(5) Realizing an increase in annual giving for the Golden Offering for Tennessee Missions that reaches at least $3 million by 2024.
The recommendation was overwhelmingly adopted with no visible opposition in a show of hands vote.
The second recommendation called for “everyone invited to serve on the boards of TBC entities, on TBC committees, and in elected leadership roles in and with the convention, as well as Executive Board ministry staff, agree to enter a covenant of service in accordance with, and not contrary to, the Baptist Faith and Message 2000.”
The recommendation passed with limited opposition in a show of hands vote.
The third recommendation presented by the Transition Team was an incremental plan to get to a 50/50 distribution of CP funds by the 2018-19 budget year.
Mike Boyd, pastor of Wallace Memorial Baptist Church, Knoxville, spoke against the recommendation, noting that it would hurt the institutions. He moved that action on the recommendation be postponed until after the vote on the budget amendment.
Boyd said he felt the recommendation would lead to more designated giving and would ultimately hurt the Cooperative Program.
Groover responded, noting that the Transition Team worked with the understanding that the convention wanted to move toward a 50/50 distribution of funds. “For us to back up now and postpone something we have been praying about since 2010 defeats the purpose,” Groover said.
Messengers debated the pros and cons of moving toward the 50/50 distribution of funds while stating their case for or against postponement.
A show of hands vote was too close to call so a ballot vote was taken. The move to postpone passed by 320-280 margin.
The recommendation passed with limited opposition the next day after an amendment to the budget failed earlier in the day.
The final recommendation from the Transition Team reduced the amount of funding from the convention for ministers’ retirement accounts. Concern was expressed that the reduction would be a burden for bivocational and single staff pastors, but the recommendation was approved with limited opposition.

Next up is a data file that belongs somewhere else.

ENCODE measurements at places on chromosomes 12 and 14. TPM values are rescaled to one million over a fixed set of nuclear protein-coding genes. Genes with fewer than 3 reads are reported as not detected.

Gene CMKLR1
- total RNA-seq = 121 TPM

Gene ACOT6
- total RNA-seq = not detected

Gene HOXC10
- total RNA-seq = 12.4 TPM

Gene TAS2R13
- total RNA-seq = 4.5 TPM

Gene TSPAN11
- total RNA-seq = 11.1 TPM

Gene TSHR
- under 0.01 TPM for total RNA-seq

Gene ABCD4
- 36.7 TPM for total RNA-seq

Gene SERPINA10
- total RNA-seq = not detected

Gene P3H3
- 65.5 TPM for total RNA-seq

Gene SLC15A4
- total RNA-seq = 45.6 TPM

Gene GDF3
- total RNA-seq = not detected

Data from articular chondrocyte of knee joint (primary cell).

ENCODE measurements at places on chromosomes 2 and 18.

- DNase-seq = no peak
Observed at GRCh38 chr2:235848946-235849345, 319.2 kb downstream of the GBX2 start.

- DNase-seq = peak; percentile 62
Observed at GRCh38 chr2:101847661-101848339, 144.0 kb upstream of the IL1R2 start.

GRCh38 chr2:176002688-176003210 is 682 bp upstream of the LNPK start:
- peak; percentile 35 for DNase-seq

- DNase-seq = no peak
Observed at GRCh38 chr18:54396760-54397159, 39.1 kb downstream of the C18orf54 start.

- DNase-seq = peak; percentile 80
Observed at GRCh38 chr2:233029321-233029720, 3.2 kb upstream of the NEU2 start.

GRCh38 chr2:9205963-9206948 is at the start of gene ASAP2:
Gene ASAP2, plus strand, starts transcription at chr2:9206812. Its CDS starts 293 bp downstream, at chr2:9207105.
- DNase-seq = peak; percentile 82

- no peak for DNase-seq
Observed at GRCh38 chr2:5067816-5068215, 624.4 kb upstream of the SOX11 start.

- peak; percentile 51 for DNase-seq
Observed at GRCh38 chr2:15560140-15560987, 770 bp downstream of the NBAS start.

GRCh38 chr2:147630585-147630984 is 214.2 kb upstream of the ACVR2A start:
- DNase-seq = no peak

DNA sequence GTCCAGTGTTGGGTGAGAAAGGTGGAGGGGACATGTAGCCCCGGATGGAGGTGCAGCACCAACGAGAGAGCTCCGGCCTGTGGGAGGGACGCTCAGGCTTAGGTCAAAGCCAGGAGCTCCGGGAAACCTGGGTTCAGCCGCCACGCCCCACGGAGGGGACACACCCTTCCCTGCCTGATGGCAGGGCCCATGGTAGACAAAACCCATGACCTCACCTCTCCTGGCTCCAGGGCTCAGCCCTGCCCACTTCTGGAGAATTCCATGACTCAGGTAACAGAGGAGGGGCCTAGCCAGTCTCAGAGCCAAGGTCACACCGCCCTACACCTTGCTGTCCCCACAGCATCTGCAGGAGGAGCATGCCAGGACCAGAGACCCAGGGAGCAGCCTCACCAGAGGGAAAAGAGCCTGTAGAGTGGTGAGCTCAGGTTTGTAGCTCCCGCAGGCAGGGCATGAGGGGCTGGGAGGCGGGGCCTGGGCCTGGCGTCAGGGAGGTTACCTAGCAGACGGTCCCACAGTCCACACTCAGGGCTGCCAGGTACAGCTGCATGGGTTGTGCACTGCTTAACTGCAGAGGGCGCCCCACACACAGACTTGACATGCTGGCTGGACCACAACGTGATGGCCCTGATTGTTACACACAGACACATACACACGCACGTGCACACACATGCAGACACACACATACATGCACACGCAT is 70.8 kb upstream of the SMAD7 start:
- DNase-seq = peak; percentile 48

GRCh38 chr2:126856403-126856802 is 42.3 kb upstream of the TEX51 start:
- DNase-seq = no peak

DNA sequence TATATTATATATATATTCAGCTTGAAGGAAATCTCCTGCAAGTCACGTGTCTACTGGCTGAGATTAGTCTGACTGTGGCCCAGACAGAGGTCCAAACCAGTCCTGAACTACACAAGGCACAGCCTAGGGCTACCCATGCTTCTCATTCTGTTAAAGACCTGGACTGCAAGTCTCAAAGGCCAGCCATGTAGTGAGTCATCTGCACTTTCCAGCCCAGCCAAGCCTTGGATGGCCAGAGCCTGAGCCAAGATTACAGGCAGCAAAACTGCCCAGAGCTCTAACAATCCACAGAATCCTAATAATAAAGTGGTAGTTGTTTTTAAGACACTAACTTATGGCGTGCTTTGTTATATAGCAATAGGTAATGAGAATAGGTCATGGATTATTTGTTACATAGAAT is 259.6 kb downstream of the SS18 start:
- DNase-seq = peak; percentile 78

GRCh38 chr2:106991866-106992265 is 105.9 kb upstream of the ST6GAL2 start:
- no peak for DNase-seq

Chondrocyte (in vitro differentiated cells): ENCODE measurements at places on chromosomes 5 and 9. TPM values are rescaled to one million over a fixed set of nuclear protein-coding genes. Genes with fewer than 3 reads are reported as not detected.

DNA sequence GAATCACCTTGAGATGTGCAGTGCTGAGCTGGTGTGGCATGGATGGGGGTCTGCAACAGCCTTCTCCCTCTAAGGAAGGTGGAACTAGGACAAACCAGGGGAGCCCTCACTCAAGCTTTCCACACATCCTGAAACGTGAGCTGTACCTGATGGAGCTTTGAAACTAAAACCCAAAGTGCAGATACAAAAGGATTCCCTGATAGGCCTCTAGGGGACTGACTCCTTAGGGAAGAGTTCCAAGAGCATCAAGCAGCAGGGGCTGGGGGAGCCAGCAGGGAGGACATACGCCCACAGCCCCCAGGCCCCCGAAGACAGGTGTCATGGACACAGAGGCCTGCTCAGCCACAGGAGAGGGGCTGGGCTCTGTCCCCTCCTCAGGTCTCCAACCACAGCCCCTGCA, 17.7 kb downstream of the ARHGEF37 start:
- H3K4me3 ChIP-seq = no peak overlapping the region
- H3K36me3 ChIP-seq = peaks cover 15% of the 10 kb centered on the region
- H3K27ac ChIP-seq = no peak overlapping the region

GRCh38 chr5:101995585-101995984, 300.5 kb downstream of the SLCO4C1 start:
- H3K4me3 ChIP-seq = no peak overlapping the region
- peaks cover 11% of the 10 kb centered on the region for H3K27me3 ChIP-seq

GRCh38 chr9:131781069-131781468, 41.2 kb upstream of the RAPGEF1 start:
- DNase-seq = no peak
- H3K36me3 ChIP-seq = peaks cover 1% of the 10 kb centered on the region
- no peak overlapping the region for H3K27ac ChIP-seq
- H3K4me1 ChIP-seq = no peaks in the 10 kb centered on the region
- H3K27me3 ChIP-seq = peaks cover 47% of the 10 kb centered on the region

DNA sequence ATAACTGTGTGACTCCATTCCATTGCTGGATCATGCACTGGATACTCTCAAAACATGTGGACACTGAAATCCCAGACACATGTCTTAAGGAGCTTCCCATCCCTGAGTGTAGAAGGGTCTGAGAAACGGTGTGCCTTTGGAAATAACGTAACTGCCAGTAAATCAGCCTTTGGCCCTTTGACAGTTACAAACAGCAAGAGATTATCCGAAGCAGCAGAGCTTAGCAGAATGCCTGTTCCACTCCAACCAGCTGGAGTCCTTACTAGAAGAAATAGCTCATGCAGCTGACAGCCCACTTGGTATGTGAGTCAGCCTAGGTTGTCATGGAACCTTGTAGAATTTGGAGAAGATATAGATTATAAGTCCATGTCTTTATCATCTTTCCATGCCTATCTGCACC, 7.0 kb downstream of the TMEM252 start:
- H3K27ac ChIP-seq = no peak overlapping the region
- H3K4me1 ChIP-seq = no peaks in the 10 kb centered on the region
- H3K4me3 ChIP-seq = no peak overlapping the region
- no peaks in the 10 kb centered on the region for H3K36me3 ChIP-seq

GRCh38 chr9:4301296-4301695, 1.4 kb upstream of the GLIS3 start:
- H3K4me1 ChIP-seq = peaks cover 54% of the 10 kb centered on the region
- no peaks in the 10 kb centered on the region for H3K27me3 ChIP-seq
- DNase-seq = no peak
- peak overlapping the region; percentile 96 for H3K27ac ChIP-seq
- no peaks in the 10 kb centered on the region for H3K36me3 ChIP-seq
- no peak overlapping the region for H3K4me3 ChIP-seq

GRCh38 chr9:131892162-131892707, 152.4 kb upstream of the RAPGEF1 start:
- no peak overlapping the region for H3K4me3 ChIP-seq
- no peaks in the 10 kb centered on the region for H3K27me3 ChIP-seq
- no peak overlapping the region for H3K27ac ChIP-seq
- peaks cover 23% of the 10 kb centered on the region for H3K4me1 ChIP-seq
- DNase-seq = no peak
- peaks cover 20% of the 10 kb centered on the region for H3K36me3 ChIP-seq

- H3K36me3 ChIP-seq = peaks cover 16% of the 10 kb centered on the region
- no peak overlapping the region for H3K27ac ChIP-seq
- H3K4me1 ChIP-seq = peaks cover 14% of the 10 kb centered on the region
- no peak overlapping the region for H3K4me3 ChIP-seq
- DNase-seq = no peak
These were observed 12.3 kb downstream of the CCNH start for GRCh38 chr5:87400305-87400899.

Worship experiences permeated the annual meeting. Paul Clark of the TBC staff coordinated the worship times which featured special music from various church choirs and groups across the state as well as special guests including the Tennessee Ladies Chorus and Men’s Chorale, Keith and Kristyn Getty, and Overflow, a husband and wife team featuring Cliff and April Duren and Heather Richardson.
Sessions featured testimonies, prayer time, and baptisms by way of video.
TBC messengers approved a formal partnership with Guatemalan Baptists which will begin in 2016 and will be coordinated by Garry Eudy, a retired IMB missionary to Central America.
Dave Howeth of Denver, Colo., made a presentation to Randy C. Davis (a Denver Broncos Peyton Manning T-shirt and a framed print) in honor of the upcoming partnership with Send Denver that begins Jan. 1, 2015. Davis presented Howeth with a Tennessee state flag.
“Whatever It Takes”
Speakers throughout the annual meeting touched on the Summit theme of “Whatever It Takes” (see articles from speakers throughout this issue).
Charles Roesel, pastor emeritus of First Baptist Church, Leesburg, Fla., presented two interpretations of the theme.
Roesel said his church used ministry to evangelize or “ministry evangelism.” The church developed a home for abused children, mentoring program for at-risk children, center for people with addictions, pregnancy crisis center, medical center, thrift store, and more. The church also developed similar ministries in other countries.
Baptists don’t want all kinds of people in our churches, he said. “We want our kind of people. … It takes us loving all kinds of people the same.”
Eventually, First Baptist, Leesburg, gave 65 percent of its budget to others, Roesel said. And, during his 30 years of ministry there, the church baptized about 7,000 people. “That is a God thing,” he declared.
Messengers overwhelmingly approved reports from the convention’s Committee on Boards, Committee on Committees, Constitution and Bylaws Committees, and Resolutions Committee.
Only one resolution was presented and adopted, the traditional resolution on gratitude related to the annual meeting. A resolution was offered on support of the nation of Israel but after consulting with IMB personnel the committee chose not to offer the resolution. David Lawrence, pastor of Lucy Baptist Church, Millington, and a member of the Resolutions Committee, led messengers in a prayer for the peace of Jerusalem.
The convention also approved a report from the Committee on Arrangements naming Ray Newcomb, pastor emeritus of First Baptist Church, Millington, to bring the 2015 convention sermon, and selecting the Knoxville Convention Center as the site for the Nov. 12-13, 2019, annual meeting.
Messengers also heard a number of reports from TBC and SBC entity heads, including Jeff Iorg, president of Golden Gate Baptist Theological Seminary in Mill Valley, Calif., who reported on the seminary’s upcoming relocation to Southern California from their current site in Mill Valley.
The 2015 annual meeting of the TBC will be held Nov. 10-11 at First Baptist Church, Millington.